Drs. Plotkin, Adel Mahmoud and Jeremy Farrar* observed that vaccines against emerging viral threats are not available because we as a society have not been willing to invest in the costly and complex development process that is required not to have a vaccine ready for market, but merely to reach the testing stage. In this phase, vaccines are tested against a variety of infections to prove their safety and immunogenicity. In the clinical development world, we call this period the “valley of death.” That is, the early development process necessary to move a vaccine from the lab bench through Phase I trials (the first human testing stage). After successfully completing this process, the vaccines can be handed to larger pharmaceuticals partners to fund the necessary large-scale trials with government support or special incentives. Seed money to launch this global fund could come from government, the pharmaceutical industry and non-traditional sources such as insurance companies and even the travel or hospitality industries.

In the past, industry, especially publicly traded entities, has been unable to commit to developing vaccines for Ebola, West Nile virus and MERS. Consider that the development of just one new vaccine requires a capital investment of $500 million to $1 billion.

To create this global vaccine fund, look at the cost/benefit ratio. Dr. Plotkin and many other visionaries see the need for at least $2 billion to kickstart a global fund to address the top emerging viral threats before they become epidemics. That’s a lot of money – except when you consider that the cost of the emergency response to mitigate the recent Ebola outbreak is estimated at $8 billion. To fight Dengue fever in 2013 alone cost Indonesia $2.2 billion and cost Brazil $1.2 billion. These numbers will be far below the economic and medical costs we’ll see once the official Zika response is tallied.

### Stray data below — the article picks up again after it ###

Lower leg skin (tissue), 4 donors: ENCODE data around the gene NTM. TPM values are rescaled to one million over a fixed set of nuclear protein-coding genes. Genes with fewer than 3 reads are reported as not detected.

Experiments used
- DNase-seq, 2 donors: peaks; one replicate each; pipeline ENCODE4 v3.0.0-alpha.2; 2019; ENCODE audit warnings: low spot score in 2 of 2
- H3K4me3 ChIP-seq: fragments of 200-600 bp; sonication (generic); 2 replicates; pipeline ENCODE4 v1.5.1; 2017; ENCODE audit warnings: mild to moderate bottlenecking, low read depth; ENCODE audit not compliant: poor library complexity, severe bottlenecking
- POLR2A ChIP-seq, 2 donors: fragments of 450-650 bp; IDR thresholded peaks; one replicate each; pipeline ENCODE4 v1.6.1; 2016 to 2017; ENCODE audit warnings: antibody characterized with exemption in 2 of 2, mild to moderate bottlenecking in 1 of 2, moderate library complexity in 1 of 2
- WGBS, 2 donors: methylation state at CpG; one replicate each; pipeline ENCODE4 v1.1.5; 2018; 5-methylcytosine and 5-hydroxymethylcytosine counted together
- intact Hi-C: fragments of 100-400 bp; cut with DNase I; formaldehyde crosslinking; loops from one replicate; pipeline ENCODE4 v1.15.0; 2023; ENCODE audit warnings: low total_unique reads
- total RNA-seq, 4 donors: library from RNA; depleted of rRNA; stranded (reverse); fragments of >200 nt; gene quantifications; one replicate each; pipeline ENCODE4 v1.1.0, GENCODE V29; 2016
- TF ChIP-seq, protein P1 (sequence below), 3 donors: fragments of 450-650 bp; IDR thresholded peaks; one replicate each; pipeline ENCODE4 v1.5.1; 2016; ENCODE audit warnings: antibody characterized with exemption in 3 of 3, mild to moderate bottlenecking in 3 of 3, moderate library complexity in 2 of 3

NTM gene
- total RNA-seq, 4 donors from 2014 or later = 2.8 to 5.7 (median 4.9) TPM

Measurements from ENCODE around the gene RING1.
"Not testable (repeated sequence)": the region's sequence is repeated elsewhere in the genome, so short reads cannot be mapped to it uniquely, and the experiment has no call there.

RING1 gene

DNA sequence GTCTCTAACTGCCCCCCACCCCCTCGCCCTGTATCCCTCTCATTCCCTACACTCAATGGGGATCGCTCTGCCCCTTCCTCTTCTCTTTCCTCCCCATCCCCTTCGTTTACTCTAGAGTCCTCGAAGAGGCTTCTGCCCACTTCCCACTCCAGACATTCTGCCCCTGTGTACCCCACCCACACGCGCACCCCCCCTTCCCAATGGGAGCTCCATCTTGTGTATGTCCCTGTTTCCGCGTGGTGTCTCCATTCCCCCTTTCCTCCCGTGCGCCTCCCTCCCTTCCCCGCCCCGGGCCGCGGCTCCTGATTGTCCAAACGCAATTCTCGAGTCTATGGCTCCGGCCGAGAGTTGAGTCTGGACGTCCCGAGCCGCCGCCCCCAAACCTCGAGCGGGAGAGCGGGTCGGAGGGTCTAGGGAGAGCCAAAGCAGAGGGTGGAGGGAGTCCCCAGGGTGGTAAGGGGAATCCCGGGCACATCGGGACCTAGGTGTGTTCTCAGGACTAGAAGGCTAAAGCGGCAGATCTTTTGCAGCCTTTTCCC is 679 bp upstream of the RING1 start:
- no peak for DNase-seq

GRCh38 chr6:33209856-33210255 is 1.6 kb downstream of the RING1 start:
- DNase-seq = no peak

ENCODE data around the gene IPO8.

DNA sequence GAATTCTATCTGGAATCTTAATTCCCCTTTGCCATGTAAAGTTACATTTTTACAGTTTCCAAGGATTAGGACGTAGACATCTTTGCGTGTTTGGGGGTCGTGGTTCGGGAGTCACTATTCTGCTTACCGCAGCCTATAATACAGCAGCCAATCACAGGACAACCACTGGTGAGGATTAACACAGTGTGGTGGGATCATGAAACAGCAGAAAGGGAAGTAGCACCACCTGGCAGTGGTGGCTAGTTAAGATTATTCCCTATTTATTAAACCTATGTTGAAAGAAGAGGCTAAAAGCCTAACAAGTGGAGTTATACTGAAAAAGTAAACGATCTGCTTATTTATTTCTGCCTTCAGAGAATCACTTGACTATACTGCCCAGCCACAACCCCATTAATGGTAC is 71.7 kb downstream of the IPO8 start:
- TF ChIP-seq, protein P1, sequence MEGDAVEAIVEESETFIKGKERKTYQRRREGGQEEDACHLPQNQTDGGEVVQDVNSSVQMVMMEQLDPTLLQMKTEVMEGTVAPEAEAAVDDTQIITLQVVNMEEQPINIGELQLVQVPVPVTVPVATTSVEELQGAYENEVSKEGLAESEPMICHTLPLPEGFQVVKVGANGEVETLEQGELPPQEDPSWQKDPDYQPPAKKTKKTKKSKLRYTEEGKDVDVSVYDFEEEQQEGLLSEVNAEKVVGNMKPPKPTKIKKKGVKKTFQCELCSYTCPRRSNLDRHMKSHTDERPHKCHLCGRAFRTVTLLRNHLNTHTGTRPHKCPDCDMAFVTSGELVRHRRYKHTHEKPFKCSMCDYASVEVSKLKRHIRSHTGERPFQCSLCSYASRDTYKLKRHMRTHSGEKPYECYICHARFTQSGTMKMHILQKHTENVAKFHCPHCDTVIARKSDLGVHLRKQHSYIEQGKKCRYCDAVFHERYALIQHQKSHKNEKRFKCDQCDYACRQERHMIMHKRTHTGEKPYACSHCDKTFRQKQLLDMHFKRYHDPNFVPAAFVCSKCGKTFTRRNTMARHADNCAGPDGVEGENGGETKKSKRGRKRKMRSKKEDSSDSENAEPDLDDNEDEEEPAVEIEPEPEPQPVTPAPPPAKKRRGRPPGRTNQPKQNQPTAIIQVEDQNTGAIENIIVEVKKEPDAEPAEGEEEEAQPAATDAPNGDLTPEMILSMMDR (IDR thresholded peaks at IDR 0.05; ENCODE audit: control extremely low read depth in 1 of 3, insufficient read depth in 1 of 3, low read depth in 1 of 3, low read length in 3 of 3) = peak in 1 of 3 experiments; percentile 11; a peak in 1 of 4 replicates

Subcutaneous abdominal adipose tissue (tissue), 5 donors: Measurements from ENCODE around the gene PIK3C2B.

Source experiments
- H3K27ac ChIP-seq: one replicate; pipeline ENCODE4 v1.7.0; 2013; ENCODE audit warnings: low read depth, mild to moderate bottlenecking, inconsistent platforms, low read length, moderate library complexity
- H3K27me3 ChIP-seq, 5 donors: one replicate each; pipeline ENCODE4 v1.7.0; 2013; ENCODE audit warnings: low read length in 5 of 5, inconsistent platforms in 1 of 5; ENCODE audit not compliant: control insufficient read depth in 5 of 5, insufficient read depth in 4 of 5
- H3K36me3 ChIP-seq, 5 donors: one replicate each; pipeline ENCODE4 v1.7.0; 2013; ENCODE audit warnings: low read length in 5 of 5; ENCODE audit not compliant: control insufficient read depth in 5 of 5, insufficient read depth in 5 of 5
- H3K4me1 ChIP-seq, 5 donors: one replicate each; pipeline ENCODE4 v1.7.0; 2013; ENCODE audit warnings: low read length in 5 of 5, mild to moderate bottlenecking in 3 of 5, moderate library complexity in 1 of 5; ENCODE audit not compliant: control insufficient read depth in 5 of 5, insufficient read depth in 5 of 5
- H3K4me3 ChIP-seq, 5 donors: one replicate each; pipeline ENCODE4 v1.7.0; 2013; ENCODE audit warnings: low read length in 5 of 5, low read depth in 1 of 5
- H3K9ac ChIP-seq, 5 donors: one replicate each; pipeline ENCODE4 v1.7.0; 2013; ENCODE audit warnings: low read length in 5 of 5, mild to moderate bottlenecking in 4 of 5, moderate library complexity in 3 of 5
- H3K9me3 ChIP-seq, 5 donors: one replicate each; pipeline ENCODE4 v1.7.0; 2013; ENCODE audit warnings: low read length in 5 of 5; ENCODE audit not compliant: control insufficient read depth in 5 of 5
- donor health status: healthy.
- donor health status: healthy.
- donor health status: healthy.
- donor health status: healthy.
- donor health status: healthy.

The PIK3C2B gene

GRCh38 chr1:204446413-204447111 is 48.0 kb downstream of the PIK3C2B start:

This global vaccine fund could ensure we never again see the tragic loss of health workers infected while caring for Ebola patients or innocent children born with Zika-related microcephaly. We have the necessary tools to create such a fund. We need the conviction and support to make it happen. From what we have all witnessed – do we really need any more motivation?

Dr. J. Joseph Kim, is an entrepreneur, immunologist, and health policy leader, who is CEO of Inovio, a biotechnology company developing novel DNA-based immunotherapies for cancers and challenging infectious diseases. His company was the first to create a Zika vaccine, first into human testing and expects to be the first with Zika clinical results. Kim is a Fellow of the inaugural class of the Aspen Institute’s Health Innovators Fellowship and a member of the Aspen Global Leadership Network. As a Health Innovator Fellow, he is working with his team to develop a vision of tomorrow’s healthcare system.

*Plotkin SA, Mahmoud AA, Farrar J. Establishing a Global Vaccine-Development Fund. N Engl J Med. 2015 Jul 23;373(4):297-300.